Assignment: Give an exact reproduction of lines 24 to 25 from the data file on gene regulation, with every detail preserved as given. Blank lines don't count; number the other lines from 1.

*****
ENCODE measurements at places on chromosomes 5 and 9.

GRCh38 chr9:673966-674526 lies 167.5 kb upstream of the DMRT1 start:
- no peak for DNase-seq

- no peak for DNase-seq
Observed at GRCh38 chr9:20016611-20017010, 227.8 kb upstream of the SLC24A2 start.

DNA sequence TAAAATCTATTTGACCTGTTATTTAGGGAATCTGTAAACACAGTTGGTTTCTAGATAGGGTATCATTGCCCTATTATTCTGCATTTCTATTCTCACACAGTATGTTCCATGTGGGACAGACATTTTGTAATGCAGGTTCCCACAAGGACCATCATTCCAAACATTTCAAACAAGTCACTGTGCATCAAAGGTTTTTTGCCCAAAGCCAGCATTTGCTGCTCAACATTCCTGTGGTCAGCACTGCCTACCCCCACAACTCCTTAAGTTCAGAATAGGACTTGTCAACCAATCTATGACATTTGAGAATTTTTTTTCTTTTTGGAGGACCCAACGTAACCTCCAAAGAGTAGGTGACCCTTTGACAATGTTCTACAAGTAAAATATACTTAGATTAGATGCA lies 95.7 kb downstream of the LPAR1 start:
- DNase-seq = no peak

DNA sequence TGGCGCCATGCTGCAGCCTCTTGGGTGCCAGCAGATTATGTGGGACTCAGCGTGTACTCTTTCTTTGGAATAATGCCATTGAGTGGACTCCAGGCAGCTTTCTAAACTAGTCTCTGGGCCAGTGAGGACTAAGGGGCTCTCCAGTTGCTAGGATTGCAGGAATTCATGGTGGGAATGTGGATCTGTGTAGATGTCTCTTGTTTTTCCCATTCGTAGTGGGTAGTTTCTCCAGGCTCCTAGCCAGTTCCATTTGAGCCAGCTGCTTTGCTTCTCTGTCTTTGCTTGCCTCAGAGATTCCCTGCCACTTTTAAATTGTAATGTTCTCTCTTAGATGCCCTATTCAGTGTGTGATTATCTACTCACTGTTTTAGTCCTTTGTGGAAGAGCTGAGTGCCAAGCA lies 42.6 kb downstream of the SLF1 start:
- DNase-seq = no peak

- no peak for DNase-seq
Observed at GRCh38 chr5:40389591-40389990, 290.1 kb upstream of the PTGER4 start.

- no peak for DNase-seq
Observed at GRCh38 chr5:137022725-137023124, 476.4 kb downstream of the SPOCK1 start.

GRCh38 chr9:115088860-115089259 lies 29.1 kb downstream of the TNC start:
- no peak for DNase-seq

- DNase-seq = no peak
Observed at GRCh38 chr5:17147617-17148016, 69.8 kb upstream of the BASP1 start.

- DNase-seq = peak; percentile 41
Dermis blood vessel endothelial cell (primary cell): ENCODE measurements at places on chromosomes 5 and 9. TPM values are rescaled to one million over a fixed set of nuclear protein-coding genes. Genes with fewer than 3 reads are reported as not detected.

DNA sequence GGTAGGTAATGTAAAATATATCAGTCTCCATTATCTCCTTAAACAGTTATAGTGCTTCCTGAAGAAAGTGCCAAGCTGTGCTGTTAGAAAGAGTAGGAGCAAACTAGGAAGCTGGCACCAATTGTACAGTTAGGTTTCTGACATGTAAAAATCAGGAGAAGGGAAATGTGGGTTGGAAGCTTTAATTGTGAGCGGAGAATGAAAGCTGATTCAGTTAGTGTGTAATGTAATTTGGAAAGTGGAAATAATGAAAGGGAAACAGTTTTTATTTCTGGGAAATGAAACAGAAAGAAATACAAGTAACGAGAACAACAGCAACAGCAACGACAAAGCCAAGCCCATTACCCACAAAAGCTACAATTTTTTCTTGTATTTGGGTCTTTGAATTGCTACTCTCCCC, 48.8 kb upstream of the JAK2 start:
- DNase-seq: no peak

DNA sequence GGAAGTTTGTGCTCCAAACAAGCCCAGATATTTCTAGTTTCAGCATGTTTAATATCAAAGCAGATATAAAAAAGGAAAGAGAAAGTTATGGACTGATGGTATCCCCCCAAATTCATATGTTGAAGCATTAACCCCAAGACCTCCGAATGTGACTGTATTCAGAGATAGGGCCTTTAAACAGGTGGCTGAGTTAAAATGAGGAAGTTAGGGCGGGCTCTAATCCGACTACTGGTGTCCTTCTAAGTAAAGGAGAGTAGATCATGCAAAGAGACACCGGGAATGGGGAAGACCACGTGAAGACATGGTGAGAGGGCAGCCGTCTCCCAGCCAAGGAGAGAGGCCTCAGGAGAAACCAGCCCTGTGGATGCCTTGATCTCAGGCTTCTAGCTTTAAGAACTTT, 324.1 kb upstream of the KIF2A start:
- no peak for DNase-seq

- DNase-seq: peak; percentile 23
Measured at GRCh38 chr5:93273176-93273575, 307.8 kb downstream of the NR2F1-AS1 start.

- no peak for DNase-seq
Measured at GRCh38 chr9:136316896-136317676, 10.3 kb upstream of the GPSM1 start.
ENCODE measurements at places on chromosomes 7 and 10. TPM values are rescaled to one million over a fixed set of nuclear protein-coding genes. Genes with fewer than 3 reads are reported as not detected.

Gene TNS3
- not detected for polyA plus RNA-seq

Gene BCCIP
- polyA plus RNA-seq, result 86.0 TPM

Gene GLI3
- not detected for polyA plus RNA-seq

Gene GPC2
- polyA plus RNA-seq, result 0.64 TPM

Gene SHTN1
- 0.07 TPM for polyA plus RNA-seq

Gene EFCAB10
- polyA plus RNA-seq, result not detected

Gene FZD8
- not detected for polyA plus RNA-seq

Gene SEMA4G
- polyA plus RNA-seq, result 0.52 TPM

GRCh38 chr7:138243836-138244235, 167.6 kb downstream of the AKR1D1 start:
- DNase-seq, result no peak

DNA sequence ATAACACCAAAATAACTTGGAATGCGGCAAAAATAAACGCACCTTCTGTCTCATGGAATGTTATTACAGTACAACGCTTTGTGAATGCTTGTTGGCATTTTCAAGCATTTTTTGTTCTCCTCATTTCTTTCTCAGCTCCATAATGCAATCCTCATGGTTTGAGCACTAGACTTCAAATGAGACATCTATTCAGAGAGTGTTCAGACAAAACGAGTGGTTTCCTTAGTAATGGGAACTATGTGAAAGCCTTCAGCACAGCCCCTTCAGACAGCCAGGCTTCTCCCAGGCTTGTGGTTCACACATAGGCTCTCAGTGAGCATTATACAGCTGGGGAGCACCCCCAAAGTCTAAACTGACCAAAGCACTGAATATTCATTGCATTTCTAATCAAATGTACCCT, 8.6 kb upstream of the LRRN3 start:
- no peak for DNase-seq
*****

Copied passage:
- DNase-seq: peak; percentile 23
Measured at GRCh38 chr5:93273176-93273575, 307.8 kb downstream of the NR2F1-AS1 start.